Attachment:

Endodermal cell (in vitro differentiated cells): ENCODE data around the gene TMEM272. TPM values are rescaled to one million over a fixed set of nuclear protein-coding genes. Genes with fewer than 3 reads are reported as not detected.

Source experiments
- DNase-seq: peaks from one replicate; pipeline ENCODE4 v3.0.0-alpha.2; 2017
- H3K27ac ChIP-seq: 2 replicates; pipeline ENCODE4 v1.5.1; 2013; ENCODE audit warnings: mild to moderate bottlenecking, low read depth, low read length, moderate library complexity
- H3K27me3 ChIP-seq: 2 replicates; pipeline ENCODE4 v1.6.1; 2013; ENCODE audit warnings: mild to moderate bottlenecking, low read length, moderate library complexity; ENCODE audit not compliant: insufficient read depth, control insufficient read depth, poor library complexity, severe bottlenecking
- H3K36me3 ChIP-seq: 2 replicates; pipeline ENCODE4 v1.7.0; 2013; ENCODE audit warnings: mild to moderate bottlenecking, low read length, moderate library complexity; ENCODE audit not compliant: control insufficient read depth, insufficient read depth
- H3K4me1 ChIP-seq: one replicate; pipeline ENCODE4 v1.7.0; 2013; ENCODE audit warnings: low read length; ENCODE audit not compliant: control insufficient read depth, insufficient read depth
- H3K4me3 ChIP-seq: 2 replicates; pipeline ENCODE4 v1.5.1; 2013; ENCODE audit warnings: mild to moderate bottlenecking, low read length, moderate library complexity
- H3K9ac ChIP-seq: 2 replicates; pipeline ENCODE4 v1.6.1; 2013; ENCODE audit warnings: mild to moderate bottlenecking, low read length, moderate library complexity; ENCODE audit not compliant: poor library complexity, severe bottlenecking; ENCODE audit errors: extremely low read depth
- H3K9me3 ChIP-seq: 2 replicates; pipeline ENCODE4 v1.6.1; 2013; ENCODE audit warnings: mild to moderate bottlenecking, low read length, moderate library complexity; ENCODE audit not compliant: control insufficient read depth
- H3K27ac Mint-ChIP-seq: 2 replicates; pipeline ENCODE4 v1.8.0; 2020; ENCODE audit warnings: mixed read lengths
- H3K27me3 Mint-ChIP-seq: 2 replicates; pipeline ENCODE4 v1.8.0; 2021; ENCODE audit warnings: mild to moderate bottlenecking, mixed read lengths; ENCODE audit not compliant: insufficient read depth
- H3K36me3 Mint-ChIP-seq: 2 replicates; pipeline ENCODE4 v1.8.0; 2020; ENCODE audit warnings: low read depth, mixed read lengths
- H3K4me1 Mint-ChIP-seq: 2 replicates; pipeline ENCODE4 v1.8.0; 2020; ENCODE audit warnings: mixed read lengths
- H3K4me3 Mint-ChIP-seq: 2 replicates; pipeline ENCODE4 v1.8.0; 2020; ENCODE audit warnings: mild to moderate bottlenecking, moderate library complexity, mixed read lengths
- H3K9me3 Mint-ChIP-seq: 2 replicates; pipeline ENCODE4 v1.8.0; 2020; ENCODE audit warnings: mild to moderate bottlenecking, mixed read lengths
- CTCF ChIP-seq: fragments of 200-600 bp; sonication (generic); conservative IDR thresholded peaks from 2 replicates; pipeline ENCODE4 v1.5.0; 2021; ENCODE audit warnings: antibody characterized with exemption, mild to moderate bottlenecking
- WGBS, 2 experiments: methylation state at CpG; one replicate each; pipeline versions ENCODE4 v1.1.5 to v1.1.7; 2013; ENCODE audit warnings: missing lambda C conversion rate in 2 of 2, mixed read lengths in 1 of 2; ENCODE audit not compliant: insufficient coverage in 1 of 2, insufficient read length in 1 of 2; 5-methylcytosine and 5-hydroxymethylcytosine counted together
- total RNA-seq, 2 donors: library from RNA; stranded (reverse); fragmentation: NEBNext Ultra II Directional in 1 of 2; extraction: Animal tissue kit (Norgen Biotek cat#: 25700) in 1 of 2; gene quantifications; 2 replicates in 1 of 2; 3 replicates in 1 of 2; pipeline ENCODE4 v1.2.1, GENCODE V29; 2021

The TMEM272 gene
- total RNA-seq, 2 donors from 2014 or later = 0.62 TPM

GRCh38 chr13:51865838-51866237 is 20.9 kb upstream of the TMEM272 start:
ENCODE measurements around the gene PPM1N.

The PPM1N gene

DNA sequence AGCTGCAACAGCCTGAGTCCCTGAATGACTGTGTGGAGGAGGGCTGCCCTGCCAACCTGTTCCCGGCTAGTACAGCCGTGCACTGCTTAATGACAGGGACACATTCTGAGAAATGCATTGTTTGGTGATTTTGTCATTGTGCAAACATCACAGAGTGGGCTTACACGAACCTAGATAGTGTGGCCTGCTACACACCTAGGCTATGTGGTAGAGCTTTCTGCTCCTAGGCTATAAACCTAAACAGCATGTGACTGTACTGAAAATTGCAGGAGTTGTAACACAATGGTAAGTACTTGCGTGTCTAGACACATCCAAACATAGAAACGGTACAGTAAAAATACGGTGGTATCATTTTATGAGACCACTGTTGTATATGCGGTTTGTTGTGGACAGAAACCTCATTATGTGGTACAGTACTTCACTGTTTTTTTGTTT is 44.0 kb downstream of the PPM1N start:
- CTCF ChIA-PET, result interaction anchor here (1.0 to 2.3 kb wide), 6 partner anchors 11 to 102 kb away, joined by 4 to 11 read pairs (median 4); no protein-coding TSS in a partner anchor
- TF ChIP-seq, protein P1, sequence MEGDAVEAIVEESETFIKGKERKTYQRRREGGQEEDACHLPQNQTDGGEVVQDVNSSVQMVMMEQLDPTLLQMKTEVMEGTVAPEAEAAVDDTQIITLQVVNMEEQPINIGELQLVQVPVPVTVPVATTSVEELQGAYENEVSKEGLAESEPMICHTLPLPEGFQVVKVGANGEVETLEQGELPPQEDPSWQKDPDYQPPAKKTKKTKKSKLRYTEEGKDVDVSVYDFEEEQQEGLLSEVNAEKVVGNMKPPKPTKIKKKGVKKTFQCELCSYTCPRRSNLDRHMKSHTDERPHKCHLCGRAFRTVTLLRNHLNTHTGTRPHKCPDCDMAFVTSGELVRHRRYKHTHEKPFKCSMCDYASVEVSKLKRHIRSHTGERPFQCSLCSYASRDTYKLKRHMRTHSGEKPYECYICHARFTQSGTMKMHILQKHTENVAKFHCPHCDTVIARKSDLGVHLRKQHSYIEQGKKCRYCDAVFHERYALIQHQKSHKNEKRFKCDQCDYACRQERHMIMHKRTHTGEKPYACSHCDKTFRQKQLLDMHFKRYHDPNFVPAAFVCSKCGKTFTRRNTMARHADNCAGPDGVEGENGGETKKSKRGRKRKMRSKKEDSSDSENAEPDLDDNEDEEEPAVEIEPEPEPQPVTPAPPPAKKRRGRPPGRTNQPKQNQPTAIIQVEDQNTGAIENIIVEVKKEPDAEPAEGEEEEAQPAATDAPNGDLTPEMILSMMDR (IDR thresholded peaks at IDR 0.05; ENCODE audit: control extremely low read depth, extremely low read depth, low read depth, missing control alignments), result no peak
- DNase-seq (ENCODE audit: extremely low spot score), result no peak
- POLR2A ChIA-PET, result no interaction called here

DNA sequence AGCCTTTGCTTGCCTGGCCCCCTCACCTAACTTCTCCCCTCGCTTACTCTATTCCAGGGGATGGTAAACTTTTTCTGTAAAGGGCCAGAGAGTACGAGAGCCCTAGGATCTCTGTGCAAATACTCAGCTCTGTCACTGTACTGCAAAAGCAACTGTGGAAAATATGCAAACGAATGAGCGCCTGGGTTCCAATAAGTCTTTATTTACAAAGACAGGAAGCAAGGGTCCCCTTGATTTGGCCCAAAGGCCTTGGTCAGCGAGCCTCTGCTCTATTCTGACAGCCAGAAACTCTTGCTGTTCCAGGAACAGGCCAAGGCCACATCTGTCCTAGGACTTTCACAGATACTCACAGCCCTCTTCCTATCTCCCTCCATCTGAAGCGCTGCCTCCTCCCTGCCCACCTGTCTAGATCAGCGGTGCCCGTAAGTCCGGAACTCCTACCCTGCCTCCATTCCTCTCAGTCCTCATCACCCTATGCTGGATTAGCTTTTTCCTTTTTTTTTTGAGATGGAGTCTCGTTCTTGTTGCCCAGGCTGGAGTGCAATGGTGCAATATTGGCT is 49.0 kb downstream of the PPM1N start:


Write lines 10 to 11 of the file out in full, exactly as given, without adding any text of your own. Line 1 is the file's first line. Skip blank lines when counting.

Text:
- H3K9me3 ChIP-seq: 2 replicates; pipeline ENCODE4 v1.6.1; 2013; ENCODE audit warnings: mild to moderate bottlenecking, low read length, moderate library complexity; ENCODE audit not compliant: control insufficient read depth
- H3K27ac Mint-ChIP-seq: 2 replicates; pipeline ENCODE4 v1.8.0; 2020; ENCODE audit warnings: mixed read lengths